Athens, May 20, 2015/ Independent Balkan News Agency
By Zacharias Petrou
A deal between Greece and its creditors over the current bailout program is apparently closer to being agreed than ever before. However, attention gradually now shifts to whether or not a potential agreement will be ratified by coalition government MPs in parliament.
Prime Minister Alexis Tsipras has already begun talking to top party officials since last weekend. Reservations about a deal that will involve backing down from pre-election pledges have been publicly expressed by ministers and MPs such as Panagiotis Lafazanis, Zoe Konstantopoulou and Panos Skourletis, to name a few.
SYRIZA’s political secretariat is due to meet on Wednesday to discuss the prospective deal. On Tuesday Alexis Tsipras met with the heads of SYRIZA’s parliamentary group. In an effort to appease fears that he is about to sign a new bailout memorandum, Tsipras assured them he will not accept wage or pension cuts. However, it is more than certain that compromises will be made; some of which will be painful for Syriza.
Leaders of the Syriza hard-left (including members of Syriza’s political bureau and Central Committee led by Yannis Milios) have called for a “rupture” with creditors in a public challenge to Alexis Tsipras. Meanwhile, the party’s Left Platform (led by Energy minister Panagiotis Lafazanis), said any deal agreed with creditors must be compatible with the party’s program.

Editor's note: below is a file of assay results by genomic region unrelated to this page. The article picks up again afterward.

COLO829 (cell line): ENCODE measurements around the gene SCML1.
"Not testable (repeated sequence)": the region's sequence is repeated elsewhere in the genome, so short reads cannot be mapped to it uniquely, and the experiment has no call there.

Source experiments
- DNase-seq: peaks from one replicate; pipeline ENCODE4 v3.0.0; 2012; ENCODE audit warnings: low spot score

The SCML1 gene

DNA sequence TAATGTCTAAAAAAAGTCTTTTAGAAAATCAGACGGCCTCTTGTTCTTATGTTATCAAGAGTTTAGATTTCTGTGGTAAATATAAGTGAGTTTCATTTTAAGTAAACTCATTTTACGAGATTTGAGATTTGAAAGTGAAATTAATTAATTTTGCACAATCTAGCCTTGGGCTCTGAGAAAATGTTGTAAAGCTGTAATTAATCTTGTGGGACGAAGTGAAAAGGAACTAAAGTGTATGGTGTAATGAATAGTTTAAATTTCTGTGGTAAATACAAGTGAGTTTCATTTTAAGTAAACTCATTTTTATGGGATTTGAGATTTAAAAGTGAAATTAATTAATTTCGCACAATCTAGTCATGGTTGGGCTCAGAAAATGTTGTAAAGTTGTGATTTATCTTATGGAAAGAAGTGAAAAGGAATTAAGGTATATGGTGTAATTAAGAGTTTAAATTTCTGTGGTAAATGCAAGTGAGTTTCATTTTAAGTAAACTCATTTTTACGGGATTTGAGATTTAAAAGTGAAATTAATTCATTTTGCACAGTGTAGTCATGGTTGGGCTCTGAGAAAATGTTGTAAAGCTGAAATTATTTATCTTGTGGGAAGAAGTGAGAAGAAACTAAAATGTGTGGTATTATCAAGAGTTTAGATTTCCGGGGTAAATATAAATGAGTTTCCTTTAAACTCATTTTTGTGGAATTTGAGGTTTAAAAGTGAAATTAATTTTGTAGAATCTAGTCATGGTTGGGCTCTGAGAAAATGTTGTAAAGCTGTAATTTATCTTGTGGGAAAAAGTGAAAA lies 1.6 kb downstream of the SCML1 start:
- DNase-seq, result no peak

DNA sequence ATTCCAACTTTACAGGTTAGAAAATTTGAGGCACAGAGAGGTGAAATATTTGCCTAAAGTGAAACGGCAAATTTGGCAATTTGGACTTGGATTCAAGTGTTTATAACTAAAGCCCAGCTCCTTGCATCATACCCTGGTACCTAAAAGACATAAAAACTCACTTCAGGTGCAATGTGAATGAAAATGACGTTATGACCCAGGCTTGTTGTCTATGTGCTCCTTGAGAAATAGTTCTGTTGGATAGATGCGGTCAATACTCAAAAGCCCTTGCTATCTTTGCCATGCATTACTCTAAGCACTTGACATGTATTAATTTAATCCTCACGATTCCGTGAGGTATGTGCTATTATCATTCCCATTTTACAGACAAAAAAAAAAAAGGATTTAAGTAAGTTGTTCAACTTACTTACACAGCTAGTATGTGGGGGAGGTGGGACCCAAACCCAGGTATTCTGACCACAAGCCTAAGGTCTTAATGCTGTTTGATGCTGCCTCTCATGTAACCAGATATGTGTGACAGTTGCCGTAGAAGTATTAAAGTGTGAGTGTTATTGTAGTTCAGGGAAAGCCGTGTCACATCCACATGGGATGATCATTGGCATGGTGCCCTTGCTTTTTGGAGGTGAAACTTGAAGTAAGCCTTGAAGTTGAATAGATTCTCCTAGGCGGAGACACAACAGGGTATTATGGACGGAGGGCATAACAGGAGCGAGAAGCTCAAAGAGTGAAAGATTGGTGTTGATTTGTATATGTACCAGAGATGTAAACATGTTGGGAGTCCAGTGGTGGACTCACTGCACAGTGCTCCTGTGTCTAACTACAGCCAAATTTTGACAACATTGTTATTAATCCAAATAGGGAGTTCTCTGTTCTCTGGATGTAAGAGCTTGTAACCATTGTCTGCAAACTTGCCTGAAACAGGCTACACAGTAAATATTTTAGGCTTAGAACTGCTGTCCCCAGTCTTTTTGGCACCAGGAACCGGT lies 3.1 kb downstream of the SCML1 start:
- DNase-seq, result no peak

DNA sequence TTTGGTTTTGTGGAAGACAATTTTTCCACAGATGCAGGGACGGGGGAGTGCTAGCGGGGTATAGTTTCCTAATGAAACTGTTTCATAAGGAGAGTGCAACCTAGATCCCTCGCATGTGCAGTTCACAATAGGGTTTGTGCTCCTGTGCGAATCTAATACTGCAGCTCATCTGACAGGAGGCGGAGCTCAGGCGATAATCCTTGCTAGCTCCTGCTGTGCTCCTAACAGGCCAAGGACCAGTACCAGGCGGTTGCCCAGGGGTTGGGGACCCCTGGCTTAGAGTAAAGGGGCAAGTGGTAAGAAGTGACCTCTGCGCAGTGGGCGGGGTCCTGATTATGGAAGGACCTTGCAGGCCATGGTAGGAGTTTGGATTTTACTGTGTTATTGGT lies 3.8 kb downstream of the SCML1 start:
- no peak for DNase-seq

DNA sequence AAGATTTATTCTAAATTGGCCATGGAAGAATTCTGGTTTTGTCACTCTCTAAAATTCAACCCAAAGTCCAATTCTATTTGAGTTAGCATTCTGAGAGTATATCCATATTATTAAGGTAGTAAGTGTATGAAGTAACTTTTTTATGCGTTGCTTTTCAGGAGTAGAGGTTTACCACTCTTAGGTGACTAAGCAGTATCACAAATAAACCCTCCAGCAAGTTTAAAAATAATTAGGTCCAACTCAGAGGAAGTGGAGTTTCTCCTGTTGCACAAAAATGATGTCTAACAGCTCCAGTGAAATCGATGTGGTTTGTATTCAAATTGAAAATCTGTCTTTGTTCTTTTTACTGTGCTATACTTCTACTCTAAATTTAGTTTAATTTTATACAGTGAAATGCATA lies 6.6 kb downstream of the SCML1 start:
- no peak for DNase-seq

Sources suggest that if Tsipras sees that he cannot get the necessary support for a deal from his own party, he may consider putting the agreement to a referendum. At the moment, the same sources suggest this may be preferable than the humiliating prospect of the agreement being ratified with the votes of opposition parties; not that their votes should be considered certain.
New Democracy has not made clear officially whether it will support or oppose any deal until its content is known. Former Prime Minister Antonis Samaras is not prepared to explicitly support “just any deal”, especially if it includes tax hikes and measures generally considered to be hindering growth.
“We stress again that the delay in reaching an agreement has a major cost for the country and its people,” the party said in a statement after a political council on Tuesday discussed the issue. “New Democracy cannot express an opinion on a non-existent agreement. It is clear that ND supports policies that promote growth, boost productivity and create jobs” the announcement adds.
However, it is clear that many New Democracy Mps, such as Dora Bakoyannis and Kyriacos Mitsotakis, are more open to voting in favor of an agreement that will see the country steer clear of default.